There is one exception to the rule and that is if you or your child are particularly sentimental, you can do 1 box for every 10-years. That means on their 10th birthday, they get a new box to fill. The reason why is that when they eventually move out of your house, and into a place of their own, you don’t want to burden them with bins and bins of stuff to take with them. And believe me, you’ll eventually want this stuff out of your house!

Where It Lives
Make sure the box fits in a closet or under the bed so it can be tucked away but easily accessed. It should live in the child’s room so they have easy access to it.

Make it Fun!
I tell clients to make it fun for their kids so they’ll be excited about their time capsule. Find a box that they can decorate (white cardboard can be drawn on; plastic bins can have stickers and art taped to them) and make it their own. Here are some options for boxes and bins:

Encourage them to put things in the box, and encourage them to review it. You can also get them into it by talking about how an alien from another planet might come down and see the box and what would they know about your child based on what they discover:

  • their love of dinosaurs?
  • their interest in rocks and gems?
  • their extreme athleticism?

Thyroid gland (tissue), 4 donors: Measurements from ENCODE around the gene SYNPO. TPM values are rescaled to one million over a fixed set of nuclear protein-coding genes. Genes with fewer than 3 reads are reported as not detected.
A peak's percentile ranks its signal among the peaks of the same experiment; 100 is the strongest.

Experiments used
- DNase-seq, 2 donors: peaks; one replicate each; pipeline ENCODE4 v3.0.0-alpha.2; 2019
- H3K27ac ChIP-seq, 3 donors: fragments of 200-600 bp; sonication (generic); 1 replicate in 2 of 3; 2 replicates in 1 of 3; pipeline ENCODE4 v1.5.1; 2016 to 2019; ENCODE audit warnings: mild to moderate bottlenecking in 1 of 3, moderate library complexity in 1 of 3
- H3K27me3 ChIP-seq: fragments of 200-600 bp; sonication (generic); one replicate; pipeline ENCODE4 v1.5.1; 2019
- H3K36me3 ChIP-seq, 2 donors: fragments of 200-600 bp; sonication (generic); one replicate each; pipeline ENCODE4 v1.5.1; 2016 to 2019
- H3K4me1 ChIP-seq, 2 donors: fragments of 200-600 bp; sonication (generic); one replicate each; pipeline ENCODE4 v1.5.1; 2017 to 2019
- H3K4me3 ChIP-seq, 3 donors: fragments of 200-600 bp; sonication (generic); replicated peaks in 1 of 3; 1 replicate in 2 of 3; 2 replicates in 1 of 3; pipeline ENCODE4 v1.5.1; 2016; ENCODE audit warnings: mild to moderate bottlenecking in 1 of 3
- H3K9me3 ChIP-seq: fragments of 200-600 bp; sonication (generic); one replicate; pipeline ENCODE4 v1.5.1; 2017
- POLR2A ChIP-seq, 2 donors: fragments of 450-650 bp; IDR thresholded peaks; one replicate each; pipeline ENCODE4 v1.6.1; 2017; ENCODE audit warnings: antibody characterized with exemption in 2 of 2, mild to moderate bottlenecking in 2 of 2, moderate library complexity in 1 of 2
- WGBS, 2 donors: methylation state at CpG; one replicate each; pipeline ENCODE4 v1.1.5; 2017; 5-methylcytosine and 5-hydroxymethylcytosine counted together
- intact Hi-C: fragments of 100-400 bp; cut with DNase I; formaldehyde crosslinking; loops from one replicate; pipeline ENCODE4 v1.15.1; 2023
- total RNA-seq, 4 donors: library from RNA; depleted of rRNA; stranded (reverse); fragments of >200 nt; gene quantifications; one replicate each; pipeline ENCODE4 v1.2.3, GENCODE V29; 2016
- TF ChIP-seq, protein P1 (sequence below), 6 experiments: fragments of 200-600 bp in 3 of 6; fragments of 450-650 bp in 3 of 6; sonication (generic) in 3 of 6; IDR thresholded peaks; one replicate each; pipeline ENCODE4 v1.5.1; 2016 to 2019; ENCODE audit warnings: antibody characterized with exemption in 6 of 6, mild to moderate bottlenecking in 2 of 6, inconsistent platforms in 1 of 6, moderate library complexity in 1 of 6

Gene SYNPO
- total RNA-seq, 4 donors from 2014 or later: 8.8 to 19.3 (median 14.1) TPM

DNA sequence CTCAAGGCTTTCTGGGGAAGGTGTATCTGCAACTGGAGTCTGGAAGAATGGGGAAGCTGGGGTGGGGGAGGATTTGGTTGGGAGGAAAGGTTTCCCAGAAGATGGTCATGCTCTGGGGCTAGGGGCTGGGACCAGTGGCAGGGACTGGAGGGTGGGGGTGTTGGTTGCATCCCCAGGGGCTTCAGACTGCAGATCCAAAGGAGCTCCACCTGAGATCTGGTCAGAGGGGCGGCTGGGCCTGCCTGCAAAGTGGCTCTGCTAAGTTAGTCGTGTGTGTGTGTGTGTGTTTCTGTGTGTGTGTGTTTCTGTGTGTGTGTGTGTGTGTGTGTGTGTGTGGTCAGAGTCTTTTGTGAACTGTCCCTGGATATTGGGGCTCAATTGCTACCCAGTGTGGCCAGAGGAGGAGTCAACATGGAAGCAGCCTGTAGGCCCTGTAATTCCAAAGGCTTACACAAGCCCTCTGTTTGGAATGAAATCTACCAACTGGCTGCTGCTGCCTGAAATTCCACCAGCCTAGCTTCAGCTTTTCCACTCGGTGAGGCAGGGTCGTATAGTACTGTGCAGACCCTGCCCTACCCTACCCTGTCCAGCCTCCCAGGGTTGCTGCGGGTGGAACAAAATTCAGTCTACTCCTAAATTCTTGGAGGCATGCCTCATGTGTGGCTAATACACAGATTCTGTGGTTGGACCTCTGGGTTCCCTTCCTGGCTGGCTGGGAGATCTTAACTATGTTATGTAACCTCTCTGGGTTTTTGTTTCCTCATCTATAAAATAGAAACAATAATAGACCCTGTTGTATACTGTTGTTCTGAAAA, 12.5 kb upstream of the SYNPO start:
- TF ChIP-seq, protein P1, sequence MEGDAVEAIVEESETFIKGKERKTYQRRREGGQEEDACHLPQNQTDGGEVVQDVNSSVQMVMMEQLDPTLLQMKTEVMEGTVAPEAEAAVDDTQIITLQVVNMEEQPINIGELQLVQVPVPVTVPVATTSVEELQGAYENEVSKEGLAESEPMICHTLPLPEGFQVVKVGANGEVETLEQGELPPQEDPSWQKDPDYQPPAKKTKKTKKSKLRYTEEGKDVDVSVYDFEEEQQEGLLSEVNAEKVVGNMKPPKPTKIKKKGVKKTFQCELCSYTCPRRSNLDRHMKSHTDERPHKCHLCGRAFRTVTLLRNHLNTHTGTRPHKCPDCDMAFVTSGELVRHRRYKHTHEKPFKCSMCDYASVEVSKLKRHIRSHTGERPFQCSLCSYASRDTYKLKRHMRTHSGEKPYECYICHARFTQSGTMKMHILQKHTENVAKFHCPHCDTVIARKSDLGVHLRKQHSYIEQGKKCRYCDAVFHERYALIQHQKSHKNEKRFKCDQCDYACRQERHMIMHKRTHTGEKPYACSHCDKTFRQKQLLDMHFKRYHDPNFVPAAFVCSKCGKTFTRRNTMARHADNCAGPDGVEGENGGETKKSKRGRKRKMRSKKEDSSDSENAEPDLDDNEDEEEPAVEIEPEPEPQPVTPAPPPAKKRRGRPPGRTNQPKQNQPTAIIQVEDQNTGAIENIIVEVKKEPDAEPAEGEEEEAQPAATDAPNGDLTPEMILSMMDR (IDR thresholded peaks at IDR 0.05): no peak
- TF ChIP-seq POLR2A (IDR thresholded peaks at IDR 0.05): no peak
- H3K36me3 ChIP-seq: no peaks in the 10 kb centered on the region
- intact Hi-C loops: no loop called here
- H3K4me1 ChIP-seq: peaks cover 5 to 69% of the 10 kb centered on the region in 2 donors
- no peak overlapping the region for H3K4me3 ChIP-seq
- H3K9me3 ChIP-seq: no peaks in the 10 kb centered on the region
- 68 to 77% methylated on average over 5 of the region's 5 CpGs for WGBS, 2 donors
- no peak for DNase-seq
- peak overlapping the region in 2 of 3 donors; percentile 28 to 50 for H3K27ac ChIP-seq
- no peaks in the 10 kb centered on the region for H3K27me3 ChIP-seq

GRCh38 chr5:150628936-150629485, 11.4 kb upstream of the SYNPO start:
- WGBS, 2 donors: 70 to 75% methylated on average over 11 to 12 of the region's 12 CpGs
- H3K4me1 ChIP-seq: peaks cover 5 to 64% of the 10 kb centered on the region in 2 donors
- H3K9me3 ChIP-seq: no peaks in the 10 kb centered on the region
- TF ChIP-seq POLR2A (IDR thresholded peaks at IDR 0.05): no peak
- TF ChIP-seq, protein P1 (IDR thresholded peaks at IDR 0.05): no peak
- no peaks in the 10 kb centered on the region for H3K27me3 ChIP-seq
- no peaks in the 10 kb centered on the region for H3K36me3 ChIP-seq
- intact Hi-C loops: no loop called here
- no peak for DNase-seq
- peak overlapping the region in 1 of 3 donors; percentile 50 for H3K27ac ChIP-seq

• postcards from their camp pen pal?
  • their collection of collections?

Show Them How
The first time your child has to review their box, they will need your guidance. Begin by pulling items out into three categories:

  • keep
  • maybe
  • don’t need/want

Let them tell you the stories about why these items are important. When you hear your child talk about an item you can determine if they really love it or if it’s just something they want to keep.

Help them make the difficult decisions and tell them where the items they no longer need or want will go (will they be re-gifted or passed down in the family, will they go in the trash or recycling, will they be donated) so that the children can understand that their stuff doesn’t just disappear, it has a new life after it leaves your house, or what happens when items go to the landfill (these are all great lessons for kids).

You may have to help your child out a few times until they are able to make these decisions on their own.

Make it Their Choice
Ultimately, your child has control and gets to make the choice here. They may not like the choices (the box is full, you have to let go of something in order to put something new in), but in making them they are building very important decision-making habits that will aid them their entire life. This also means that even though you think that slime is disgusting or a major nuisance, you don’t get say in what goes into their box or what comes out of it. The final decision must be theirs for this to work.

So long as they are following the rules (limiting to one box; making hard decisions when the box is full), they get to keep whatever they want. Trust me, over the years your young child who will want to keep everything will turn into a teenager who will see some of that junk for what it is and get rid of it. Their priorities and preferences will change, and what remains in the box will indeed be a great time capsule of the most important items of their childhood, fit nicely into one box.

For the record – I still have my purple sunglasses (in the hopes one day my child will rock them like I did):

Lauren Mang